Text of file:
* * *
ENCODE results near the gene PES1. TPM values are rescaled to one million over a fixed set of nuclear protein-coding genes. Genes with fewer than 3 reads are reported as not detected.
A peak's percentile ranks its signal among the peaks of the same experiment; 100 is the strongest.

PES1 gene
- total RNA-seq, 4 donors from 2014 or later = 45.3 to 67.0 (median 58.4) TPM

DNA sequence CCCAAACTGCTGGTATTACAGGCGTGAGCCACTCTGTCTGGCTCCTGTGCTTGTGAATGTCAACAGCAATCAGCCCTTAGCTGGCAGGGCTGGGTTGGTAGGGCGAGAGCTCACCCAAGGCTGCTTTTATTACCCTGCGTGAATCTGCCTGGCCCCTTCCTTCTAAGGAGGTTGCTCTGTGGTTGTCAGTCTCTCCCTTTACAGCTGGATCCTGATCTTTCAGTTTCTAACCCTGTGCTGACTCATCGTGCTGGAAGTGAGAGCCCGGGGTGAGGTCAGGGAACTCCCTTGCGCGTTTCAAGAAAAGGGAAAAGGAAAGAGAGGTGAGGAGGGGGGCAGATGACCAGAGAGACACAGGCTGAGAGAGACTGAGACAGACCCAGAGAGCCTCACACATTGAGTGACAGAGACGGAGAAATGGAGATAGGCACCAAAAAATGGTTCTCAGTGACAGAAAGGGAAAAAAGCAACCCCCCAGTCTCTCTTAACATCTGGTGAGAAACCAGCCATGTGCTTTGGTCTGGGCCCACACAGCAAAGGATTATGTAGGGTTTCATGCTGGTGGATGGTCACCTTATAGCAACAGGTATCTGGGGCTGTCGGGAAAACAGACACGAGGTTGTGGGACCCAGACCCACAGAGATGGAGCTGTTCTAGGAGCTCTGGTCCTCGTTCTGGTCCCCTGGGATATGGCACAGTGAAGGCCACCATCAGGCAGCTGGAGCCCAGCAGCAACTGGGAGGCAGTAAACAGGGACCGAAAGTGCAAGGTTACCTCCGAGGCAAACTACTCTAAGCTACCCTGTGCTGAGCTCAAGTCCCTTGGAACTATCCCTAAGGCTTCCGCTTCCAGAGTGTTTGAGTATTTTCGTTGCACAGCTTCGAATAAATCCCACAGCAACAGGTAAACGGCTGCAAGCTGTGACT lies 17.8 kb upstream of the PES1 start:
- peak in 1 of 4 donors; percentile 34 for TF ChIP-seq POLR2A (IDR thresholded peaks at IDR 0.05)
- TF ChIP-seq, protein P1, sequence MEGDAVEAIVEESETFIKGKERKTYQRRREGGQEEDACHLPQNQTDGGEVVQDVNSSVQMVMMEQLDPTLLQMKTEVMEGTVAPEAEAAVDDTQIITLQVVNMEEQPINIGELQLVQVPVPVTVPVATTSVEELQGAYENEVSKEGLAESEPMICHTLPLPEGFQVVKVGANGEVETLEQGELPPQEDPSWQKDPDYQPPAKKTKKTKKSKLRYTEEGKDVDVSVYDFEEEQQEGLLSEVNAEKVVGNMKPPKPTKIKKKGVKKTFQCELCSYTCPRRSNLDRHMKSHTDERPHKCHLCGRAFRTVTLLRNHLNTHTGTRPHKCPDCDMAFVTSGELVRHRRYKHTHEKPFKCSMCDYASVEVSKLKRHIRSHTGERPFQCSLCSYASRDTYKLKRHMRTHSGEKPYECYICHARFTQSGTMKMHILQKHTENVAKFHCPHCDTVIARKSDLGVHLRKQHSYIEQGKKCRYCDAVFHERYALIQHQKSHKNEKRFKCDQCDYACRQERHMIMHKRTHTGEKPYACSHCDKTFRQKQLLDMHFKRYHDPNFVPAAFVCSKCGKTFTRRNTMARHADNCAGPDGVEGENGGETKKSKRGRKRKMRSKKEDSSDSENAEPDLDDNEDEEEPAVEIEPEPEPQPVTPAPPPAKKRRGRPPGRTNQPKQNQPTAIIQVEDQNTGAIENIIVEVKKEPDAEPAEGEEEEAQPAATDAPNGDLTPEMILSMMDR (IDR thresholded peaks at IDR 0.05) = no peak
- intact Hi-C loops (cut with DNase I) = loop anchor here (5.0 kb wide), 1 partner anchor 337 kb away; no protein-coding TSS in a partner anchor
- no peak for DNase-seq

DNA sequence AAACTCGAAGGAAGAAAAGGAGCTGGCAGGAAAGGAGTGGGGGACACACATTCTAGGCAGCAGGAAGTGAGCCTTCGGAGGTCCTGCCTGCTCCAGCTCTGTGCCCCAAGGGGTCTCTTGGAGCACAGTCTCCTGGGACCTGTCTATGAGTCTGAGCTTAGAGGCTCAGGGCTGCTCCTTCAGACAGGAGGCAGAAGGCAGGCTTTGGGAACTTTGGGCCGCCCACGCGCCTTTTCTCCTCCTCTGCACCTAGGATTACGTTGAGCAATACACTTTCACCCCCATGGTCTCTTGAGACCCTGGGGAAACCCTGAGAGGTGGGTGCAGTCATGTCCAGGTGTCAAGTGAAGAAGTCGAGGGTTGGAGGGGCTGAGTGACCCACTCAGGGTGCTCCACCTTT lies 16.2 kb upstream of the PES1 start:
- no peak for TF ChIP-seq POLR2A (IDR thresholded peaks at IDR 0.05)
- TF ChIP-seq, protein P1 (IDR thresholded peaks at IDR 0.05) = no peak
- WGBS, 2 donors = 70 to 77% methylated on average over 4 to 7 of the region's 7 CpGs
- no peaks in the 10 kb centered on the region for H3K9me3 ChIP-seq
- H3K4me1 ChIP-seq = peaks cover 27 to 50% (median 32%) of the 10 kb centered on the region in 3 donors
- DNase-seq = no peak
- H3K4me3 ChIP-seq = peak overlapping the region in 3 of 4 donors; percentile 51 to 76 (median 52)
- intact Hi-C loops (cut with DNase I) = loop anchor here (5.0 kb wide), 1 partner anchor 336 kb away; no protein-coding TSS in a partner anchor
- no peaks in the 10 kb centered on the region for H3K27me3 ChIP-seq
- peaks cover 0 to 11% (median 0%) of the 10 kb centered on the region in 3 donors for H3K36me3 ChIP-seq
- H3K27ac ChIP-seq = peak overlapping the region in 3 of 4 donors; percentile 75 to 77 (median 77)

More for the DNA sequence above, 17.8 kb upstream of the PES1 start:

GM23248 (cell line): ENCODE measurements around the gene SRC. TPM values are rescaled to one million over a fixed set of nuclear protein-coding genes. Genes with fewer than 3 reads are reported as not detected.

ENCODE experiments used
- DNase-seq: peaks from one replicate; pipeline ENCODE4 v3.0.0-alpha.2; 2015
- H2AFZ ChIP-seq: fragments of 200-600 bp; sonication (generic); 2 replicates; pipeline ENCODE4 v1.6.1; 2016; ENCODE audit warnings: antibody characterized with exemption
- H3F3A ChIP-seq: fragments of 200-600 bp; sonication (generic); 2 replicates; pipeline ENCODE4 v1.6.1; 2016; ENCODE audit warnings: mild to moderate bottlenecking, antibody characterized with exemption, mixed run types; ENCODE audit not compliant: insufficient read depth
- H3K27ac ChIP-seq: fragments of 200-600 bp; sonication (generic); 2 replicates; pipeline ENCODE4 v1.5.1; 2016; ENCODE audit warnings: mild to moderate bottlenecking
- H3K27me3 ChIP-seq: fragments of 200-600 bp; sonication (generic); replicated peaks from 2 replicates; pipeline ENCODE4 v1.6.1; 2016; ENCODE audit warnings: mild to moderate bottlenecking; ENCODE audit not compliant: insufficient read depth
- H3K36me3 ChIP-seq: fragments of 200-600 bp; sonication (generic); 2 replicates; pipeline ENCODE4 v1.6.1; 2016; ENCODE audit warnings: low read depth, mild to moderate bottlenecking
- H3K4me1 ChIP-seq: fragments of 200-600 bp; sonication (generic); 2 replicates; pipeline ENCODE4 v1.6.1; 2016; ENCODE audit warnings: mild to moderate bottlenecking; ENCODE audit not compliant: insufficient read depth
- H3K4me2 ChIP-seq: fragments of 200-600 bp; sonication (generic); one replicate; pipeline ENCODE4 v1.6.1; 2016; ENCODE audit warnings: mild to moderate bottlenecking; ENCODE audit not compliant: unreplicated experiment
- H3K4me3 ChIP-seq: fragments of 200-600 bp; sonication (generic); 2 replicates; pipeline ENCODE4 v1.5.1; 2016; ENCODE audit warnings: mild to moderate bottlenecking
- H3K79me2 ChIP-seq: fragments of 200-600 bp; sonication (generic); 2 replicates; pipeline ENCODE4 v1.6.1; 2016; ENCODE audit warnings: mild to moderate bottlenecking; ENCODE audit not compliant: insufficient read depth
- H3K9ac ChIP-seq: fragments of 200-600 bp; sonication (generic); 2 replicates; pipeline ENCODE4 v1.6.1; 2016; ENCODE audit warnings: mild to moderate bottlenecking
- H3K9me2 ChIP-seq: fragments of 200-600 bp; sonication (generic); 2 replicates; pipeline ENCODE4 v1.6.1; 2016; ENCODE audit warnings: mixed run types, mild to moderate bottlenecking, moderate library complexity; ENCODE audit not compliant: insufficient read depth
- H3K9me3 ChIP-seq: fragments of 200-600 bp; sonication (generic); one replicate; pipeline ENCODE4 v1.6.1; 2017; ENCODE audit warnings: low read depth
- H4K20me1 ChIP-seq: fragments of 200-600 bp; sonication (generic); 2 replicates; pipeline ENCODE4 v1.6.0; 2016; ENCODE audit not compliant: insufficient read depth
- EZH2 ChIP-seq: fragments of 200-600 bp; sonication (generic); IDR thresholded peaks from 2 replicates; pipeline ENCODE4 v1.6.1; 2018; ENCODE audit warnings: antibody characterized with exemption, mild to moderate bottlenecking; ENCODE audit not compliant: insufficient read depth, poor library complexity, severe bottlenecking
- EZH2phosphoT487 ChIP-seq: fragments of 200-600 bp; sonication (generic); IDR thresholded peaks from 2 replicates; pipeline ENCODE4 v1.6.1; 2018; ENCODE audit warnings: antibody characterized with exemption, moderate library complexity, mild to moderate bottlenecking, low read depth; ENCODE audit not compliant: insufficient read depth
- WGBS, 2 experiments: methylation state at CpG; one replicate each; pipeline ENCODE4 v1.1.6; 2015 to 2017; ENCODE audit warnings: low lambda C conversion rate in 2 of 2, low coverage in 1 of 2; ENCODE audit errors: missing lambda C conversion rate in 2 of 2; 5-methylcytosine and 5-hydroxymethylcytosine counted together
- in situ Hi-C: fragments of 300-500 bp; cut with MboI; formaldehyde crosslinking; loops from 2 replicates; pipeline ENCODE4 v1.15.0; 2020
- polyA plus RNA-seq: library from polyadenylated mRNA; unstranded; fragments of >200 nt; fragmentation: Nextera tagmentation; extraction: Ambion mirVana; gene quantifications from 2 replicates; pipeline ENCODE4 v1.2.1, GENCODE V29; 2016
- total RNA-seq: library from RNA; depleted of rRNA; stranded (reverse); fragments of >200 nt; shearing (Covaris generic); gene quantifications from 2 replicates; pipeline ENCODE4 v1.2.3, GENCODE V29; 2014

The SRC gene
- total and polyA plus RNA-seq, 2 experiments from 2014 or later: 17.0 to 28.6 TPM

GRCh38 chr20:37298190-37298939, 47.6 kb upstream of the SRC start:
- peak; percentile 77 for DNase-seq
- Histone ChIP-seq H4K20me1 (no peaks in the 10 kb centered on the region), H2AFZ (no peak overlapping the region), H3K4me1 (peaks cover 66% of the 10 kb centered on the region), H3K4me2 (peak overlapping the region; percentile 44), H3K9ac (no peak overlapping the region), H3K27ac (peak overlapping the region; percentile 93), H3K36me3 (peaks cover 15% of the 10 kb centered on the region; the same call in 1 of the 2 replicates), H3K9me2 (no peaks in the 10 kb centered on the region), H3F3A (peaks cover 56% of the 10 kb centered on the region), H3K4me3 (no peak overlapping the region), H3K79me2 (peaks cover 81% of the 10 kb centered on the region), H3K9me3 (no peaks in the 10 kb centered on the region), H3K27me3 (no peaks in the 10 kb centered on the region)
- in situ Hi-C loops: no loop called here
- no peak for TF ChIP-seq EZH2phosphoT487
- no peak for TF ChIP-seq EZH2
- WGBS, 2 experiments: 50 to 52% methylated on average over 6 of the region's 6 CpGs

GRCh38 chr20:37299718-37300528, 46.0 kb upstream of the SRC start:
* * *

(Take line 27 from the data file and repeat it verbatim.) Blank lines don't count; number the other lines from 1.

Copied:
- H3F3A ChIP-seq: fragments of 200-600 bp; sonication (generic); 2 replicates; pipeline ENCODE4 v1.6.1; 2016; ENCODE audit warnings: mild to moderate bottlenecking, antibody characterized with exemption, mixed run types; ENCODE audit not compliant: insufficient read depth